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Feeble old party

There is nothing really left of the Grand Old Party, the Indian National Congress, other than ‘old’. But it seems that the electoral shock of a near total wipeout has not resulted in any churning or ‘manthan’. The young brigade, which in Indian politics means those in their forties and fifties, are confronted with a moth eaten fabric. They are unable to come to terms with the new reality.


In need of a new wave: The threat that the BJP campaign rolled out of a Congress-mukt Bharat, doesn’t seem all that incredible anymore; unless the Congress can rise from the ashes soon.

When the Congress party faced a similar crisis in the 1990s, it saw many senior leaders walk away from the party. A fear of similar exodus especially by regional leaders now is holding the Congress leadership back from executing a sudden and major overhaul.

Some leaders have said that Rahul’s team needs to be purged and the old guard who have wisdom of experience be brought back into decision making. But regional leaders and CLP members who have been meeting the party leadership continue to say that the Gandhi family is the glue that is holding the party together. Political experts, however, are unanimous that the sell by date on this glue is long gone by.

Even Rahul Gandhi seems to have floated the idea that he would prefer to have Jyotiraditya Scindia as the Leader of the Opposition in the Lok Sabha instead of himself or Kamal Nath. A brave thought indeed, if he can get the old brigade in the party to agree. What kind of an opposition will Congress provide with most of the strong debaters now having lost the election? Rahul Gandhi has himself not proven to be a great parliamentarian in his two stints.

There is no consensus on who should be the leader in the Rajya Sabha, with AK Antony not keen on taking on the responsibility and Ghulam Nabi Azad’s term nearing completion. Ambika Soni’s name is doing the rounds, but she has just lost an election so there are murmurs that she should not be ‘rewarded’.

But, in the past, there is no sign that a collective decision is being taken. It is still the ‘High Command’ that will decide. Sonia Gandhi continues to be enigmatic in her stony silence.

The threat that the BJP campaign rolled out of a Congress-mukt Bharat, doesn’t seem all that incredible anymore; unless the Congress can rise from the ashes soon.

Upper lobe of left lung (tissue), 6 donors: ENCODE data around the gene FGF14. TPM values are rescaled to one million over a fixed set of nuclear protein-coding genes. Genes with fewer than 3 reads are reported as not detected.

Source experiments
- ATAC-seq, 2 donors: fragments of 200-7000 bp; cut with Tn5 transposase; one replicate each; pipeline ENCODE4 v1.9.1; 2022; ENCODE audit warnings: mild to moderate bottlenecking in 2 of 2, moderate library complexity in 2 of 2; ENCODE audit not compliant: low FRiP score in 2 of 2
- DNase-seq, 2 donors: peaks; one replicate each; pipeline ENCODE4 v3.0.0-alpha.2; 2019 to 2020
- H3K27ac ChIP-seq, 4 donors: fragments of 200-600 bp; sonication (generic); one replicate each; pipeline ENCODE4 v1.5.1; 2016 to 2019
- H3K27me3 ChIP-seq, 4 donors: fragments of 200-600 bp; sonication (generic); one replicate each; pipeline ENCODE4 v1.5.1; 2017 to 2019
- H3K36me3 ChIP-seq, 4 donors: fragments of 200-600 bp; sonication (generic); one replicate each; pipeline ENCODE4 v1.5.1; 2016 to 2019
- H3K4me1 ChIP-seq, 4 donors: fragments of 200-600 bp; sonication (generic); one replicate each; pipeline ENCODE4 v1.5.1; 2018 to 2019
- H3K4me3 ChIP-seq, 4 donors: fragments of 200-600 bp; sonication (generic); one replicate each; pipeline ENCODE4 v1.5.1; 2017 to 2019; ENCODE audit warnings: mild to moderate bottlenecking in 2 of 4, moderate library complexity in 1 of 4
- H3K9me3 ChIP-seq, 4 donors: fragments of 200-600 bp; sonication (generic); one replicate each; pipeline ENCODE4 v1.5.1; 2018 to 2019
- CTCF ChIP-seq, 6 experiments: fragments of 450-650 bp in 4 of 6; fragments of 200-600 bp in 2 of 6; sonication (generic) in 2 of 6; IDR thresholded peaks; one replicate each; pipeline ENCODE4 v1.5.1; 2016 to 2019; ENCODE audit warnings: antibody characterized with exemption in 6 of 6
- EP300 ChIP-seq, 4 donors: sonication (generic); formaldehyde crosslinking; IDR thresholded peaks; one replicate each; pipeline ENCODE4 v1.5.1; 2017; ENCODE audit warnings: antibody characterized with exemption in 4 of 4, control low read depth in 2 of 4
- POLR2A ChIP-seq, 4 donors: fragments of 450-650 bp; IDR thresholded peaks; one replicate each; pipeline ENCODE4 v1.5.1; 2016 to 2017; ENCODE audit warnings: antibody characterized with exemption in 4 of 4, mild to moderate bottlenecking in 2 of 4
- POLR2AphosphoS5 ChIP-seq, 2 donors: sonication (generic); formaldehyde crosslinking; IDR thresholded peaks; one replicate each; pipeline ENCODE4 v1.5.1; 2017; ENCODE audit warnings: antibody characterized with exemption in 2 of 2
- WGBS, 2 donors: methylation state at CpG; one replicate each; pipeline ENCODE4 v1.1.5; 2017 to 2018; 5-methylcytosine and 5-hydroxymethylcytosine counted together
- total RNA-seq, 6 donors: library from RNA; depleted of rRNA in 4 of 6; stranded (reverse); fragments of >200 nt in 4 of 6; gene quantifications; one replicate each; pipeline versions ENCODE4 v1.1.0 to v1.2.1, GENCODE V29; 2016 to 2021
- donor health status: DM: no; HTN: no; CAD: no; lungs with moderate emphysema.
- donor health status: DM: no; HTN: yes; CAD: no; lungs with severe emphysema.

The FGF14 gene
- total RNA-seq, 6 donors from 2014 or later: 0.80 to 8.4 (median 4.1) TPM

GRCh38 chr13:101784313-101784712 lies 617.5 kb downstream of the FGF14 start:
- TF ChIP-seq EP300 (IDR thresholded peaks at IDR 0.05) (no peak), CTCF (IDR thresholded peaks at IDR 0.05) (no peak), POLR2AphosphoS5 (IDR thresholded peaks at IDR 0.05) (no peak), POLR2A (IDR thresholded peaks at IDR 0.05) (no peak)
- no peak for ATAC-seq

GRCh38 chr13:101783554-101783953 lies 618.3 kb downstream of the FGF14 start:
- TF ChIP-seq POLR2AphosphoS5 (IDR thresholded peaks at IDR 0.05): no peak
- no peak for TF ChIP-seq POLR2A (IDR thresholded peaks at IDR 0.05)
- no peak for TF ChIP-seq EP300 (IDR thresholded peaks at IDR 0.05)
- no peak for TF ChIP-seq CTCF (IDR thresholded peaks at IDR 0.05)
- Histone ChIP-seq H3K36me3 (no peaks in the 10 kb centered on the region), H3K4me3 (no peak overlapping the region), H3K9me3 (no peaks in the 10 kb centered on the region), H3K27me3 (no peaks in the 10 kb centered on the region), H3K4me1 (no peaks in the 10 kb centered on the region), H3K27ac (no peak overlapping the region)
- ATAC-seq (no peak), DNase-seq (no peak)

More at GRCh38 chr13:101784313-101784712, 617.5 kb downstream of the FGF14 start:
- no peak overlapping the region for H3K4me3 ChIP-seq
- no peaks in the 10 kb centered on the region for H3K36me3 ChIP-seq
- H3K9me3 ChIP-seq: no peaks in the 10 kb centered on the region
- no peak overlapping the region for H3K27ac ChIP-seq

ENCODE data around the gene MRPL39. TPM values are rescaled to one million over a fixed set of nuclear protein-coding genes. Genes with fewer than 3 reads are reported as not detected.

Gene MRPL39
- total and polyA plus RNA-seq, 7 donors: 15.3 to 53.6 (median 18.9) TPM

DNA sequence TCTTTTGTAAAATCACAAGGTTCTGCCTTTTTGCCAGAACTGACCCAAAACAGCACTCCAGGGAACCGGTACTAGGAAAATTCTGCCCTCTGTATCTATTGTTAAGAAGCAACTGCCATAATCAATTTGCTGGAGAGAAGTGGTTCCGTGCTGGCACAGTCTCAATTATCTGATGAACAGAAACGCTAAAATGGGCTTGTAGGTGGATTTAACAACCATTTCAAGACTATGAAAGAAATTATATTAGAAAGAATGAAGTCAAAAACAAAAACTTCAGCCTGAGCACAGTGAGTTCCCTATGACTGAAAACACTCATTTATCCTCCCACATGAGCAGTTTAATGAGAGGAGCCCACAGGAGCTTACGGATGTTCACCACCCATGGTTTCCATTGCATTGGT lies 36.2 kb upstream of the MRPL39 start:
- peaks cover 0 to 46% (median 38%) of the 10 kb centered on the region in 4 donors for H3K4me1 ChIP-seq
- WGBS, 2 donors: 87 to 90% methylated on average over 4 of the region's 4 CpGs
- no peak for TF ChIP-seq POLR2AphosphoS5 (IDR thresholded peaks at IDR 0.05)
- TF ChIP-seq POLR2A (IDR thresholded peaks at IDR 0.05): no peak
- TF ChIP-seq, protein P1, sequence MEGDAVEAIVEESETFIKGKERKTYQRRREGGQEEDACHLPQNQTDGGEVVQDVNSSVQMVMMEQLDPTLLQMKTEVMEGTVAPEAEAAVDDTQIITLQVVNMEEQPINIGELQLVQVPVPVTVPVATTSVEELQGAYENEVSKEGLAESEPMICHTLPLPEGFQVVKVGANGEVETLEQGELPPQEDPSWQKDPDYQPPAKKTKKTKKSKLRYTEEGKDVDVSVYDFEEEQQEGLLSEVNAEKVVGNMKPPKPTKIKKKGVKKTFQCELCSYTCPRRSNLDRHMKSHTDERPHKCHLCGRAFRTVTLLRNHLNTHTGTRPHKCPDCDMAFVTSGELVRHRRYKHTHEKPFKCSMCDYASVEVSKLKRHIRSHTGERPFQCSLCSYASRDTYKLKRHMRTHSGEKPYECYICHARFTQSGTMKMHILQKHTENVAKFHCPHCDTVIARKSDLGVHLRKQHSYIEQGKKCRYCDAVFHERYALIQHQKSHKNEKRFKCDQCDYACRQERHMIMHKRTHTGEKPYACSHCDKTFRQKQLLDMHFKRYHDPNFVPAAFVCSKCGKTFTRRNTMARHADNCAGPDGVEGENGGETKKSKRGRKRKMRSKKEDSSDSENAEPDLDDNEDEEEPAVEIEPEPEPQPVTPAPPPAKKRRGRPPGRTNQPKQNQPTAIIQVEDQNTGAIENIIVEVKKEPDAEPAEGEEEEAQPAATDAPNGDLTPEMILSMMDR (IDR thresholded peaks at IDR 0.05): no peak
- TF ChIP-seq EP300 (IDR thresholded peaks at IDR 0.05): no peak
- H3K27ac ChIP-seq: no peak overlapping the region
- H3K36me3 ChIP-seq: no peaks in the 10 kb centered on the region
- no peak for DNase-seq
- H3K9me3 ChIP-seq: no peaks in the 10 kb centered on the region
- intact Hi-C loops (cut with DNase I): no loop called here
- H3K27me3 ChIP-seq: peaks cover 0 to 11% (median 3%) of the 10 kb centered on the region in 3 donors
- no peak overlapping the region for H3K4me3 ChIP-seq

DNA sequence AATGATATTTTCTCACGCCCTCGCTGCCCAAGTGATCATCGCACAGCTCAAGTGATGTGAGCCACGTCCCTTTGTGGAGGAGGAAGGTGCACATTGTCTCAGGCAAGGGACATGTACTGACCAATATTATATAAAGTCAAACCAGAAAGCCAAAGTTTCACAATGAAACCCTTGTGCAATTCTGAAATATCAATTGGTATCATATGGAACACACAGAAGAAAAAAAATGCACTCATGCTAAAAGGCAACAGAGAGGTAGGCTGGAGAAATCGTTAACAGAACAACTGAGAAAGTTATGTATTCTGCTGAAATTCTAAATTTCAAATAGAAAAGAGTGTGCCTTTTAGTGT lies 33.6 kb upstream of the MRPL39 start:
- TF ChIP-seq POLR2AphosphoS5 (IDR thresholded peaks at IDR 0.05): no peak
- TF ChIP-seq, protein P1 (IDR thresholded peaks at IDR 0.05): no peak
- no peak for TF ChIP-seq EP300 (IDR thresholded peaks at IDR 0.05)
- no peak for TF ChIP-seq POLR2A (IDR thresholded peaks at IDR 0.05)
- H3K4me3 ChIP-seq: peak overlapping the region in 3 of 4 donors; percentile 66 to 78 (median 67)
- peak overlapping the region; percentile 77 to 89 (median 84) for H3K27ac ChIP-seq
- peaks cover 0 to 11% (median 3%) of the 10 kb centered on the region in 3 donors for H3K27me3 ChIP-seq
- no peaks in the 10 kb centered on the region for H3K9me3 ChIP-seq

The party’s first reactions to the humiliating defeat itself were cringing. The top few in the party thanked the Gandhi family for campaigning very hard! Really? And then restored their undying faith in the leadership of Sonia Gandhi and Rahul Gandhi. Wonderful. And this when Sonia Gandhi herself said that the party made many mistakes and did not see the writing on the wall.

And why didn’t they see the writing when it was evident to everybody? When you don’t want to see the truth, then well-meaning journalists who tell you the truth are villains who have been bought over by corporate houses; party workers who tell you the truth are opportunists wanting spoils of war. Wearing blinkers, to think that traditional vote banks will vote for them regardless of what they do, will reward them despite their inertia and arrogance. The BJP campaign even brought people not connected with politics to work towards defeating the UPA. Who did the Congress campaign bring? A new ad agency.

The dam has not burst but the cracks are visible now. Party workers who behind closed doors have been expressing irritation and disappointment with the lack of energetic leadership are now openly voicing their opinions. Bhanwar Lal Sharma from Rajasthan said, “Rahul Gandhi is enjoying authority as he belongs to the Gandhi family. He has not come through a democratic process. Democratic system should be there and nobody should be imposed. Party leaders should think beyond Priyanka and Rahul.” From Kerala TH Mustafa called Rahul a joker; Milind Deora, Priya Dutt, Manish Tewari and Abhishek Singhvi have made some stinging comments. But the party, in its typical way, has jumped to defend the leadership and attack the messengers.

The Congress has to sit in the opposition in Parliament for the next five years. Hold primaries … not token primaries for a handful of constituencies, but a comprehensive one for leadership of the Congress party. It needs to treat the Gandhi family members like ordinary members of the Congress, encourage free exchange of ideas and opinions, end the feudal culture of the party, and get professional help in setting up systems. But most importantly, it must get rid of the malaise in its leadership.

Smita Prakash is Editor, News at Asian News International. You can follow her on twitter @smitaprakash

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